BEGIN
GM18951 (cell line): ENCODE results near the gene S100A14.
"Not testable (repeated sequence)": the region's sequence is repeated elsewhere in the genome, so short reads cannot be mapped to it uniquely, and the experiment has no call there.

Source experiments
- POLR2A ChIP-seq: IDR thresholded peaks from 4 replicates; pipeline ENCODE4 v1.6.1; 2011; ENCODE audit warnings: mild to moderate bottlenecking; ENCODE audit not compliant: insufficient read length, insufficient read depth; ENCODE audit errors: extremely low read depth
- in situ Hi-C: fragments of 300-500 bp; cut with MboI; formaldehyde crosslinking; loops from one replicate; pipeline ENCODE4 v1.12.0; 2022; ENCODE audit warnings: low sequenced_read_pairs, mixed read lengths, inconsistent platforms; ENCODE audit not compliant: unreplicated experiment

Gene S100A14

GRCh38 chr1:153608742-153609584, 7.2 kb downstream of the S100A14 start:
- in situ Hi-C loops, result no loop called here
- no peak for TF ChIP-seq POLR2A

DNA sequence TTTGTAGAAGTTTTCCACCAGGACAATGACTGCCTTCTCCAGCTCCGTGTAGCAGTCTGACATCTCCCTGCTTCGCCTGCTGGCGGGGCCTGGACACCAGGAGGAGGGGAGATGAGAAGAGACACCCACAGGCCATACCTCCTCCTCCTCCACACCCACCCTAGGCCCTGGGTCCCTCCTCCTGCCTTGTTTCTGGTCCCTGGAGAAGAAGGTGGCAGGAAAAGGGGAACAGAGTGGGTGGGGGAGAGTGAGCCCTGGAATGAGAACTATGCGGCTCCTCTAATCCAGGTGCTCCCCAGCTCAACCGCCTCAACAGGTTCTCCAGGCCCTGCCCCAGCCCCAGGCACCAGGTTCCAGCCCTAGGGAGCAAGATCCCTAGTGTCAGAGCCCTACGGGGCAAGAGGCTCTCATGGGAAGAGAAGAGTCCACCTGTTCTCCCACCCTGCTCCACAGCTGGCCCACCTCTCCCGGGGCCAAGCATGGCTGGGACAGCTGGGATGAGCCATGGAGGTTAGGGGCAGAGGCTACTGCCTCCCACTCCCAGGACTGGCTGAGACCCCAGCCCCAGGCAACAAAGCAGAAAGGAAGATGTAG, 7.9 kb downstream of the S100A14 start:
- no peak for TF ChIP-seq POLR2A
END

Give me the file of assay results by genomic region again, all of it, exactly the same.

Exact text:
GM18951 (cell line): ENCODE results near the gene S100A14.
"Not testable (repeated sequence)": the region's sequence is repeated elsewhere in the genome, so short reads cannot be mapped to it uniquely, and the experiment has no call there.

Source experiments
- POLR2A ChIP-seq: IDR thresholded peaks from 4 replicates; pipeline ENCODE4 v1.6.1; 2011; ENCODE audit warnings: mild to moderate bottlenecking; ENCODE audit not compliant: insufficient read length, insufficient read depth; ENCODE audit errors: extremely low read depth
- in situ Hi-C: fragments of 300-500 bp; cut with MboI; formaldehyde crosslinking; loops from one replicate; pipeline ENCODE4 v1.12.0; 2022; ENCODE audit warnings: low sequenced_read_pairs, mixed read lengths, inconsistent platforms; ENCODE audit not compliant: unreplicated experiment

Gene S100A14

GRCh38 chr1:153608742-153609584, 7.2 kb downstream of the S100A14 start:
- in situ Hi-C loops, result no loop called here
- no peak for TF ChIP-seq POLR2A

DNA sequence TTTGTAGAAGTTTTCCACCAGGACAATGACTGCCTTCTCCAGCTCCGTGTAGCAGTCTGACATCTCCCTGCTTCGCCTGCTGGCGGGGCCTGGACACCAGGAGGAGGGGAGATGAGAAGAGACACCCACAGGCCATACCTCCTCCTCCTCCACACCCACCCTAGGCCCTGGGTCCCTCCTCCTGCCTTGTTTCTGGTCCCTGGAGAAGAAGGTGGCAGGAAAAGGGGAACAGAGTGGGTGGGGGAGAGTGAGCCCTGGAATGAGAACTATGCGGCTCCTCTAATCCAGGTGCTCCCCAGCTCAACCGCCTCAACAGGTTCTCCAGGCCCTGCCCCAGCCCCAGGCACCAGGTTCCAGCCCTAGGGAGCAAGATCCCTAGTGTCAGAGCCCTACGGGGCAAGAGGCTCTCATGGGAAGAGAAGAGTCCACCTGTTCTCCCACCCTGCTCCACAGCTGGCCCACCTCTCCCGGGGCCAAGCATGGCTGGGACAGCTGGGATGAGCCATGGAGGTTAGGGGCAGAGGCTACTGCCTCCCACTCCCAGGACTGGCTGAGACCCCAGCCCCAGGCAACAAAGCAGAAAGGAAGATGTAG, 7.9 kb downstream of the S100A14 start:
- no peak for TF ChIP-seq POLR2A